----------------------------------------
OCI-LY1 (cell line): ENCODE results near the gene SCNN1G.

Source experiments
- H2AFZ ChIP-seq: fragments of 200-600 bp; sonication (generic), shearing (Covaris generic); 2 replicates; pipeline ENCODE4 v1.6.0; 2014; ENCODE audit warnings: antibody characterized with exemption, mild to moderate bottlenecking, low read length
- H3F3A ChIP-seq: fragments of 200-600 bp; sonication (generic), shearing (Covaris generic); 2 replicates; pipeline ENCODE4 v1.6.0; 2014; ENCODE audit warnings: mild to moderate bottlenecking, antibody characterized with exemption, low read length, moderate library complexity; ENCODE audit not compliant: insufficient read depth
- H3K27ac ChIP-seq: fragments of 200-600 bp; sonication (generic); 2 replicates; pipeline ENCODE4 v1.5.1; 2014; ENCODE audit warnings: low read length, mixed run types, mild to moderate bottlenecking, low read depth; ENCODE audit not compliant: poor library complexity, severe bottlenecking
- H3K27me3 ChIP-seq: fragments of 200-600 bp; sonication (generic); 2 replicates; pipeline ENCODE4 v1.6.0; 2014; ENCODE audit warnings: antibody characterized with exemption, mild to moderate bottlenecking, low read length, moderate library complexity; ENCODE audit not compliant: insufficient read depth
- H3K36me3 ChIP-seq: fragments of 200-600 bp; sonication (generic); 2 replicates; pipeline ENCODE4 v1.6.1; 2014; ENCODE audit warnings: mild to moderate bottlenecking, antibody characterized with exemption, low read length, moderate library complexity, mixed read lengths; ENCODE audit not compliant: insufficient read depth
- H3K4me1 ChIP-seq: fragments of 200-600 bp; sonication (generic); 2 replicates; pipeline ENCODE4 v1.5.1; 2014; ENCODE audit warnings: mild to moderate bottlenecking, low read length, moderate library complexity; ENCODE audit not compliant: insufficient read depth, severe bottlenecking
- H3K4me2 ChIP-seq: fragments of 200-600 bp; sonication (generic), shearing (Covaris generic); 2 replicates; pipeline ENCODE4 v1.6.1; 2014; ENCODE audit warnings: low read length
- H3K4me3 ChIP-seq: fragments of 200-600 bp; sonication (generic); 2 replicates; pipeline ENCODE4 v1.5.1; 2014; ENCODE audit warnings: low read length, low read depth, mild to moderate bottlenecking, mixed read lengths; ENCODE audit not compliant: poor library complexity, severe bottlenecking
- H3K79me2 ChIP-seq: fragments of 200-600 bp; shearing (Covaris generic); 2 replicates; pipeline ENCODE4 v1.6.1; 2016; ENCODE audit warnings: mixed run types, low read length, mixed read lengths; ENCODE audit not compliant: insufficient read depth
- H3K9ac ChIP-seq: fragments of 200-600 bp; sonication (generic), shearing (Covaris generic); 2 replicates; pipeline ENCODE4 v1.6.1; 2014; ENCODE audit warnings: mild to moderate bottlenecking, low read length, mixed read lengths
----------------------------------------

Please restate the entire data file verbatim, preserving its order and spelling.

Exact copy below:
OCI-LY1 (cell line): ENCODE results near the gene SCNN1G.

Source experiments
- H2AFZ ChIP-seq: fragments of 200-600 bp; sonication (generic), shearing (Covaris generic); 2 replicates; pipeline ENCODE4 v1.6.0; 2014; ENCODE audit warnings: antibody characterized with exemption, mild to moderate bottlenecking, low read length
- H3F3A ChIP-seq: fragments of 200-600 bp; sonication (generic), shearing (Covaris generic); 2 replicates; pipeline ENCODE4 v1.6.0; 2014; ENCODE audit warnings: mild to moderate bottlenecking, antibody characterized with exemption, low read length, moderate library complexity; ENCODE audit not compliant: insufficient read depth
- H3K27ac ChIP-seq: fragments of 200-600 bp; sonication (generic); 2 replicates; pipeline ENCODE4 v1.5.1; 2014; ENCODE audit warnings: low read length, mixed run types, mild to moderate bottlenecking, low read depth; ENCODE audit not compliant: poor library complexity, severe bottlenecking
- H3K27me3 ChIP-seq: fragments of 200-600 bp; sonication (generic); 2 replicates; pipeline ENCODE4 v1.6.0; 2014; ENCODE audit warnings: antibody characterized with exemption, mild to moderate bottlenecking, low read length, moderate library complexity; ENCODE audit not compliant: insufficient read depth
- H3K36me3 ChIP-seq: fragments of 200-600 bp; sonication (generic); 2 replicates; pipeline ENCODE4 v1.6.1; 2014; ENCODE audit warnings: mild to moderate bottlenecking, antibody characterized with exemption, low read length, moderate library complexity, mixed read lengths; ENCODE audit not compliant: insufficient read depth
- H3K4me1 ChIP-seq: fragments of 200-600 bp; sonication (generic); 2 replicates; pipeline ENCODE4 v1.5.1; 2014; ENCODE audit warnings: mild to moderate bottlenecking, low read length, moderate library complexity; ENCODE audit not compliant: insufficient read depth, severe bottlenecking
- H3K4me2 ChIP-seq: fragments of 200-600 bp; sonication (generic), shearing (Covaris generic); 2 replicates; pipeline ENCODE4 v1.6.1; 2014; ENCODE audit warnings: low read length
- H3K4me3 ChIP-seq: fragments of 200-600 bp; sonication (generic); 2 replicates; pipeline ENCODE4 v1.5.1; 2014; ENCODE audit warnings: low read length, low read depth, mild to moderate bottlenecking, mixed read lengths; ENCODE audit not compliant: poor library complexity, severe bottlenecking
- H3K79me2 ChIP-seq: fragments of 200-600 bp; shearing (Covaris generic); 2 replicates; pipeline ENCODE4 v1.6.1; 2016; ENCODE audit warnings: mixed run types, low read length, mixed read lengths; ENCODE audit not compliant: insufficient read depth
- H3K9ac ChIP-seq: fragments of 200-600 bp; sonication (generic), shearing (Covaris generic); 2 replicates; pipeline ENCODE4 v1.6.1; 2014; ENCODE audit warnings: mild to moderate bottlenecking, low read length, mixed read lengths